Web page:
A 1993 state ballot initiative (Initiative 601) imposed a spending cap that has prevented state health care spending from keeping pace with the steady growth in underlying health care costs. Over the past two years, the spending cap has forced state policy makers to take aggressive steps to constrain payment rates for health plans and providers participating in government health programs such as Healthy Options and the Basic Health Plan. State cost-containment efforts have hastened the exit of commercial health plans and private providers from government health programs, raising concerns about access to main-stream medical providers for Seattle’s low-income populations.

The effect of another state ballot initiative passed in 1999 (Initiative 695) was to eliminate a significant permanent funding source for local public health services. This initiative has prompted public health agencies to find new sources of funding and develop new service delivery arrangements. King County’s local public health agency, for example, experienced a $1.2 million budget cut in 2000 because of the initiative. The agency responded by cutting staff, reducing its primary care services and developing alliances with private providers to ensure access to care.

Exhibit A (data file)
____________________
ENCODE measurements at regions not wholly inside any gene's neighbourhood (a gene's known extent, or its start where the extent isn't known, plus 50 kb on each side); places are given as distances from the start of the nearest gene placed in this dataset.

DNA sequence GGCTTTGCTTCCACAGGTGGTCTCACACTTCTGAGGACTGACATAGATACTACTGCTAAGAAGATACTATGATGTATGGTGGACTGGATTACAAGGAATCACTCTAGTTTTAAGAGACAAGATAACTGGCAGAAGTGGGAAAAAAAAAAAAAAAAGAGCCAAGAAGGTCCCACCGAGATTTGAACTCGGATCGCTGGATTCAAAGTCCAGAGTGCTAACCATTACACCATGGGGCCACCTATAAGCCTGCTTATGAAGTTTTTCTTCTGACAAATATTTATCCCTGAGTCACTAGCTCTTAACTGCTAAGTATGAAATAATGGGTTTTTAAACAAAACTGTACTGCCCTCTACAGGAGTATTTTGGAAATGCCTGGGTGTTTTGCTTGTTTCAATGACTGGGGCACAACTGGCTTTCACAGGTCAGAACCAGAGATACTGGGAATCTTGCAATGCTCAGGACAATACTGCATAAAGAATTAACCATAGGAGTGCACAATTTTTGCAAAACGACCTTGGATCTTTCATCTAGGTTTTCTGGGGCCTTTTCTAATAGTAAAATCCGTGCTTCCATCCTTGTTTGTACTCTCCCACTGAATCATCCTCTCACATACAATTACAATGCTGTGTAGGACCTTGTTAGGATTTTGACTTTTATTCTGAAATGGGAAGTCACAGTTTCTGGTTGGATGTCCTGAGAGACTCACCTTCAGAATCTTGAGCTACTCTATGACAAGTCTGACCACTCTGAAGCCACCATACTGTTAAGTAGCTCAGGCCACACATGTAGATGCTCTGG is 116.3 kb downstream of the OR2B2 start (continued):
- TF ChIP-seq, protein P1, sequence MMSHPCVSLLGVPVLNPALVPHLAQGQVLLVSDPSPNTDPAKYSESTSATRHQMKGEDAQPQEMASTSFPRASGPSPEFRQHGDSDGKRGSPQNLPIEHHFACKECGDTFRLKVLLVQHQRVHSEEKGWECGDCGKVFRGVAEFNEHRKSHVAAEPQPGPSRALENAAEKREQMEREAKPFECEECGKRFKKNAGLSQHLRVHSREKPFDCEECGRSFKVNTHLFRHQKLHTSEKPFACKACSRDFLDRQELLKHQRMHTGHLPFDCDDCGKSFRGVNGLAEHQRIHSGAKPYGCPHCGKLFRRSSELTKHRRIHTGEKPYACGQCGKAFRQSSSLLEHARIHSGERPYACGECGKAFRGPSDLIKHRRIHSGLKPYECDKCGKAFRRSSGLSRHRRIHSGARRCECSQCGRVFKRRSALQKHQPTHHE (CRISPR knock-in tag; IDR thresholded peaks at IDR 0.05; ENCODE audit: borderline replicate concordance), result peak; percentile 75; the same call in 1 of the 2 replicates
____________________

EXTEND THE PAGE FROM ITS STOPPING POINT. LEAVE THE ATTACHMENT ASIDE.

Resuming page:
Safety net providers for the uninsured have remained strong in Seattle, despite state budget pressures. Community health centers and other safety net clinics have expanded their revenue base through aggressive efforts to enroll previously uninsured patients in public insurance programs such as Healthy Options and the State Children’s Health Insurance Program. Moreover, federal funding available to federally qualified health centers has helped these providers avoid financial difficulties. Nonetheless, there are concerns that continued state efforts to constrain Medicaid and Basic Health Plan payments to health plans and providers may begin to erode funding for safety net providers. Similarly, there are concerns that the continued exodus of private plans and providers from government health insurance programs eventually may overwhelm the capacity of Seattle’s safety net providers to serve both publicly insured and uninsured populations.